Police declined to release whether or not they’re investigating Lecy internally for this incident — or any other cases — citing exemptions from state data laws for undercover officers.

“He certainly should be investigated,” said Moriarty. “I don’t think anybody wants Minneapolis police officers engaging in this type of behavior.”

3 Prostitution Cases Dismissed Over Behavior by Minneapolis Officers

The cases were dismissed because officers had sexual contact with female suspects.

By David Chanen Star Tribune

August 19, 2015 — 11:26pm


Three prostitution cases have been thrown out this month by Hennepin County judges and the Minneapolis city attorney, who said Minneapolis undercover police investigators went too far.

The officers’ sexual contact with the female suspects also drew a sharp denunciation from the county’s chief public defender, Mary Moriarty.

“Do citizens want officers behaving in this manner?” Moriarty asked Wednesday.

Two of the cases were dismissed by Hennepin County judges in rulings that found the officers’ actions constituted “outrageous government conduct.” The third was dismissed by the Minneapolis city attorney in light of one of the judges’ rulings.

On Wednesday, Minneapolis police said the department has discontinued such undercover investigations pending a full review of its policies. The department declined to comment on the specific cases. None of the three officers involved in the cases is under internal investigation.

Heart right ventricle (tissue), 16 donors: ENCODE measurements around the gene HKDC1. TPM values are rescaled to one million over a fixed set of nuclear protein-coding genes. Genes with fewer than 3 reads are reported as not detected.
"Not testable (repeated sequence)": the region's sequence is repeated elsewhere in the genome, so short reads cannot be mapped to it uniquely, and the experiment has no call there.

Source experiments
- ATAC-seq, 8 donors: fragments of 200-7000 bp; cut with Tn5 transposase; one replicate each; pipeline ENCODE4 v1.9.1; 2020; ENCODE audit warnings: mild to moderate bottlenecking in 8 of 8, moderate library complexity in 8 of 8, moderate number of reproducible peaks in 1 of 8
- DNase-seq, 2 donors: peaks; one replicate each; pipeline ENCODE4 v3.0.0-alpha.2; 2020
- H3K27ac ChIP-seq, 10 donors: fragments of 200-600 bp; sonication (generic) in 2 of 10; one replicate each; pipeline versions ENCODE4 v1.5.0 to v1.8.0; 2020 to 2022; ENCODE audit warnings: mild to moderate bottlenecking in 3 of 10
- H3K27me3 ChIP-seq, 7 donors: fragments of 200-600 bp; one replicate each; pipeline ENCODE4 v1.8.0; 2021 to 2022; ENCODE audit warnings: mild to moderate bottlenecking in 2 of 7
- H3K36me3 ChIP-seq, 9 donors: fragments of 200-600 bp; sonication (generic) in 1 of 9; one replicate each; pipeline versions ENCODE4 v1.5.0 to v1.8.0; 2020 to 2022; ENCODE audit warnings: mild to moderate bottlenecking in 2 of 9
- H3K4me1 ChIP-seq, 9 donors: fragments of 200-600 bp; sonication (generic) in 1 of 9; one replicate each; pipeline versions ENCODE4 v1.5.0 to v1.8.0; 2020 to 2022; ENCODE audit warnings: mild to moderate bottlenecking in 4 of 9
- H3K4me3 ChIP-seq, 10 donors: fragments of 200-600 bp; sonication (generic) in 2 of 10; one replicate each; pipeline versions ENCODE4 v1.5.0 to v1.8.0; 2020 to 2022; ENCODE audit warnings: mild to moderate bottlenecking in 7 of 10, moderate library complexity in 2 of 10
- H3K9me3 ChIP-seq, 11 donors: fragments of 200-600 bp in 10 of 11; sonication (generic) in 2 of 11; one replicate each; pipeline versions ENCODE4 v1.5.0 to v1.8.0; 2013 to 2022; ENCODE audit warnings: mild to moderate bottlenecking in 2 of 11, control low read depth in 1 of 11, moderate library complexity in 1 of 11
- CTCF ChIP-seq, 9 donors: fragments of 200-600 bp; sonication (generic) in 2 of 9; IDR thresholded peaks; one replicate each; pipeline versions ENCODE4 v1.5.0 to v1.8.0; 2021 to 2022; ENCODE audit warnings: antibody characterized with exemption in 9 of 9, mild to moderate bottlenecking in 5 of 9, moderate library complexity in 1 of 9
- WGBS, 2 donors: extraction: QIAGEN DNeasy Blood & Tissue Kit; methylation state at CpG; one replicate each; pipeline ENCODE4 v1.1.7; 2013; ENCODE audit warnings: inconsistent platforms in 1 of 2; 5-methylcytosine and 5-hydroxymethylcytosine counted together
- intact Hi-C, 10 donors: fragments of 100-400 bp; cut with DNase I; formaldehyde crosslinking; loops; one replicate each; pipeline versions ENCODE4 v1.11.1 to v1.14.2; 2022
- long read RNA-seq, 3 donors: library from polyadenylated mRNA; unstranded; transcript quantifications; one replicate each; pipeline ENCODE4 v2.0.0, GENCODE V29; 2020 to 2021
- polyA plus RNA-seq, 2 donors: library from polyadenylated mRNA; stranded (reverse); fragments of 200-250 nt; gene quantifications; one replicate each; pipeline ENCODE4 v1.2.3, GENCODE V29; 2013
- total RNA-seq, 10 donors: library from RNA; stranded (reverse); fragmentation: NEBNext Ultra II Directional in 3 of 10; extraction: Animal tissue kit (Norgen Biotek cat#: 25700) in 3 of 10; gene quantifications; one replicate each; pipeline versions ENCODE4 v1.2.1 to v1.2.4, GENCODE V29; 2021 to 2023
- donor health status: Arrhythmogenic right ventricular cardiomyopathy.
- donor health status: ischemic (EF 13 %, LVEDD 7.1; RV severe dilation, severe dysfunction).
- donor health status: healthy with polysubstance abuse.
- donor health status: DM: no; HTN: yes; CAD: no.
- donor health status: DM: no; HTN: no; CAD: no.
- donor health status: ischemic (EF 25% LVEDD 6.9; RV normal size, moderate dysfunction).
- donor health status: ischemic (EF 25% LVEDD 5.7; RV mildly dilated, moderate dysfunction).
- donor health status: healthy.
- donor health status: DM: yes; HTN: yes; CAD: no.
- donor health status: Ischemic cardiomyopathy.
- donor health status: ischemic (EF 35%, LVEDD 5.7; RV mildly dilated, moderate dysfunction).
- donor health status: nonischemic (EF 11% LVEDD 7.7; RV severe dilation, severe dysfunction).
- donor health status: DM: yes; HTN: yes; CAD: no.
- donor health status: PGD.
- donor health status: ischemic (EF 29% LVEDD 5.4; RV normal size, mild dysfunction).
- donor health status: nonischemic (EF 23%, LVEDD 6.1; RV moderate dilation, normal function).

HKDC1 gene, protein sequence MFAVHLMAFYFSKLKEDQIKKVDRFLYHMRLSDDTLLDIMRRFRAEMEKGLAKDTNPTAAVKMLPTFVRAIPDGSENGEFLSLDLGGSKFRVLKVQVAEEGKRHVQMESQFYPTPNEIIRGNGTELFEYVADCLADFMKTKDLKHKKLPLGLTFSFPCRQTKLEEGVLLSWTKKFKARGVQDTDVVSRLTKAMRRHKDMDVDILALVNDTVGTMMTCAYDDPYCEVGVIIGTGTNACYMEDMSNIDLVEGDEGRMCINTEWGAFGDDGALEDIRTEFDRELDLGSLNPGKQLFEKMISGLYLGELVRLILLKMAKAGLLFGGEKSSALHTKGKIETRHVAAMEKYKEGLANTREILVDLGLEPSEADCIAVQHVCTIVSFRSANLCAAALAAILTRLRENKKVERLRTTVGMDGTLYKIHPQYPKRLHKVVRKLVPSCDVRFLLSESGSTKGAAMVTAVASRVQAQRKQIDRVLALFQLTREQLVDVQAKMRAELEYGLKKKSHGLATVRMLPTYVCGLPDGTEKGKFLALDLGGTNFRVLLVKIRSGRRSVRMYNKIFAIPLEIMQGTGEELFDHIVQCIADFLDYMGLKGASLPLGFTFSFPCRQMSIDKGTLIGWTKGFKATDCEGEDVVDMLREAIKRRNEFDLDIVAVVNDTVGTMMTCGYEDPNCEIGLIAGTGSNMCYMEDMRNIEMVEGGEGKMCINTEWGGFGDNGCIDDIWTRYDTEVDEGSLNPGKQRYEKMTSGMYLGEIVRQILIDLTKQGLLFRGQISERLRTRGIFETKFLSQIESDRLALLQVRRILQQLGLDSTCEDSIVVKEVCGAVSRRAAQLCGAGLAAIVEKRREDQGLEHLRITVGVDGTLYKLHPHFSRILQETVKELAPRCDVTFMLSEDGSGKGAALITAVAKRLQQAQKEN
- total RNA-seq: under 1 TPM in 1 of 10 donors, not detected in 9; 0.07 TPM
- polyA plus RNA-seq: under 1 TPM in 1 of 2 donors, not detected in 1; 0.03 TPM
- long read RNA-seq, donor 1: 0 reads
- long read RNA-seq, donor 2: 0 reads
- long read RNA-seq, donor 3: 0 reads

As far back as 2009, the Minnesota Court of Appeals had addressed such conduct by Minneapolis police when it reversed a prostitution charge, citing similar pre-arrest behavior. At the time, then-Chief Tim Dolan asked for an internal inquiry on how the investigation was handled.

In the first of the three recent cases, Moriarty’s office learned of the conduct as it defended a woman charged in March with four misdemeanor and gross misdemeanor charges of prostitution and illegal acts at a massage business, including exposure and unlawful touching. The city attorney’s office said at the time that the case was prompted by community complaints about possible prostitution activity at a south Minneapolis business.